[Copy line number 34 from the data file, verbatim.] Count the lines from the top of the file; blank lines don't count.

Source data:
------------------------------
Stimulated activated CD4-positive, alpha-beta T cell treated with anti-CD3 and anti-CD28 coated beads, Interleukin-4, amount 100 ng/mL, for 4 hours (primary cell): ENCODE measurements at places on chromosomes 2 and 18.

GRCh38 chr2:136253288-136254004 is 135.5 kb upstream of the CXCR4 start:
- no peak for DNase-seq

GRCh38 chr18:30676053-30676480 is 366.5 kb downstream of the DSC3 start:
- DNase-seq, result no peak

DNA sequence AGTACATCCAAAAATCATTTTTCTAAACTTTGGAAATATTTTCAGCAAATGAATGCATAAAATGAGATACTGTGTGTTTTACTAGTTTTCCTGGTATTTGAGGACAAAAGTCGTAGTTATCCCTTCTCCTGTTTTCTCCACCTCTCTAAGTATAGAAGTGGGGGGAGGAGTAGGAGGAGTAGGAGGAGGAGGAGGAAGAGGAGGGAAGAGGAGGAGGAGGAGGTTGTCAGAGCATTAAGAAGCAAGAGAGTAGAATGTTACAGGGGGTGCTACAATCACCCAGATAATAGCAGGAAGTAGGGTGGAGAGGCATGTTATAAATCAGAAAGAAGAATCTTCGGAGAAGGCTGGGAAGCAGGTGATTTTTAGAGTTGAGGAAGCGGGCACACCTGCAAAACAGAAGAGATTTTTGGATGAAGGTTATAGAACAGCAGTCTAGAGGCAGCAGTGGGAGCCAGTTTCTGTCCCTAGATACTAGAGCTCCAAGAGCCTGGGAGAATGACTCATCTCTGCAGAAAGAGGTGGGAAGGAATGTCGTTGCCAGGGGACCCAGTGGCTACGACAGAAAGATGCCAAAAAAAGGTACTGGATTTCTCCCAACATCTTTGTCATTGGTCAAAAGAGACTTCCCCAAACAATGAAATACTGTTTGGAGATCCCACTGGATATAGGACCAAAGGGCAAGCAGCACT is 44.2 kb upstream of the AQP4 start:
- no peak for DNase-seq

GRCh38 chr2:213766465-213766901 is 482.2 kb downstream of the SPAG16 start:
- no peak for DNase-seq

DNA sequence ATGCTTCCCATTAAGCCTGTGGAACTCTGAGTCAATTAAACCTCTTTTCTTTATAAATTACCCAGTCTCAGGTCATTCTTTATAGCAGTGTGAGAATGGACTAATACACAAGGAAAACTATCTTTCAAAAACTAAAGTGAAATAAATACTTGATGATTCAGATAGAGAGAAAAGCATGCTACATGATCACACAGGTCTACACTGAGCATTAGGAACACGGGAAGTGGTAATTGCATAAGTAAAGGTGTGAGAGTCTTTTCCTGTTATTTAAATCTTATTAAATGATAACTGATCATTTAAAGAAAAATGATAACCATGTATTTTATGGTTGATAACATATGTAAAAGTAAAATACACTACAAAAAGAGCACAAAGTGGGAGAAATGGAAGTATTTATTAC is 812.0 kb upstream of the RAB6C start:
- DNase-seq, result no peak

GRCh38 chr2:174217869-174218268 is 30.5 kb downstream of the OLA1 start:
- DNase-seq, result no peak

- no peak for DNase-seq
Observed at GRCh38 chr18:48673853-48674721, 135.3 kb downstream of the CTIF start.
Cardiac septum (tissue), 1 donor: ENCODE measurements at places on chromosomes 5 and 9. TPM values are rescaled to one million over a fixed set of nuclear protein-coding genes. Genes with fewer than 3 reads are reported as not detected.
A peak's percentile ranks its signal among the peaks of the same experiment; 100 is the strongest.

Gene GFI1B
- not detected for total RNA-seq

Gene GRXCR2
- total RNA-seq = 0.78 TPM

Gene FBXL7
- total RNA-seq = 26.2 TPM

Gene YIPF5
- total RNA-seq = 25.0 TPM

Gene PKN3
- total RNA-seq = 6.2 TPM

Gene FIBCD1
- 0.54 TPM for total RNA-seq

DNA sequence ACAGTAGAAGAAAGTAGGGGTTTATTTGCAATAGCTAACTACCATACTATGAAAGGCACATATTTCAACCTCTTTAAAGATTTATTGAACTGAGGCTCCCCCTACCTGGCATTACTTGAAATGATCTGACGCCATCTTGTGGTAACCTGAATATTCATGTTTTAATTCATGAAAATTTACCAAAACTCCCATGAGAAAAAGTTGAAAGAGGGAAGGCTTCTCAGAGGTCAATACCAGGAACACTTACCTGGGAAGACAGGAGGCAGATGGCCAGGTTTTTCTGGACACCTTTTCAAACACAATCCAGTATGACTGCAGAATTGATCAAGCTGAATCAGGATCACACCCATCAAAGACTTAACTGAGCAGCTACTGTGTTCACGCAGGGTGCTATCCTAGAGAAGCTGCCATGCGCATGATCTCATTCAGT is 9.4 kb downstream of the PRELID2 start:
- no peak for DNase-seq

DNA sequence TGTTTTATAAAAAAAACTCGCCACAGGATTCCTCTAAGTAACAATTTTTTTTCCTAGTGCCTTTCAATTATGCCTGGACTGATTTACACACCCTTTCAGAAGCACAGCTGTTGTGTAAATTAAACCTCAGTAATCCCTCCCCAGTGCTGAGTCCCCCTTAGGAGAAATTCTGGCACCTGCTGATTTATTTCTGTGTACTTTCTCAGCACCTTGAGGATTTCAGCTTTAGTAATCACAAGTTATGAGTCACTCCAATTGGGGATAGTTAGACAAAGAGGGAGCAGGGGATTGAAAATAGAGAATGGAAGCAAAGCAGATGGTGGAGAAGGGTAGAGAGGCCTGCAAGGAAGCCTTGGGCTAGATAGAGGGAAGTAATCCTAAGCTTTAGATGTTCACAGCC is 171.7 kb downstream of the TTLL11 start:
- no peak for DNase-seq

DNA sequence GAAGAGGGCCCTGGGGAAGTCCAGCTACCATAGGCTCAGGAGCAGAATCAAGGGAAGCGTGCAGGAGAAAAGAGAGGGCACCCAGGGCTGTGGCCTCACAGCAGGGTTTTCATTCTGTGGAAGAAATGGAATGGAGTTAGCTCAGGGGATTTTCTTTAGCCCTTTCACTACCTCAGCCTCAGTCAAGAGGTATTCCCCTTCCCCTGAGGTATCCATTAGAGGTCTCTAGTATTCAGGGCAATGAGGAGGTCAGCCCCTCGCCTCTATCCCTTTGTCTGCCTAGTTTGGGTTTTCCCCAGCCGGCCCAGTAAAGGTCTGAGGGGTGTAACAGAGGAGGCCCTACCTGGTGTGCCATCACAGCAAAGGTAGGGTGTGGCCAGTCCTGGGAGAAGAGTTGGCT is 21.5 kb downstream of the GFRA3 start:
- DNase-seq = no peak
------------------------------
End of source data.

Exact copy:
DNA sequence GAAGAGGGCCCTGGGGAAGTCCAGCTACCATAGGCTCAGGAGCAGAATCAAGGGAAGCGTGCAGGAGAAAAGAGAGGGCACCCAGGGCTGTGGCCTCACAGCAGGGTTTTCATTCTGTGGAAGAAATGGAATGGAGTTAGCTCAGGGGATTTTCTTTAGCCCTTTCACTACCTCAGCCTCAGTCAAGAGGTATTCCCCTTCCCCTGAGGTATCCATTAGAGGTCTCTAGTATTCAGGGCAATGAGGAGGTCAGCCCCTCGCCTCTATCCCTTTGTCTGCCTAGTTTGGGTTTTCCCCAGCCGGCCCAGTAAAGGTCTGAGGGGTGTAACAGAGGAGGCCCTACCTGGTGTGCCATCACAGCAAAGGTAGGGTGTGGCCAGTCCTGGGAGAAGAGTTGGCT is 21.5 kb downstream of the GFRA3 start: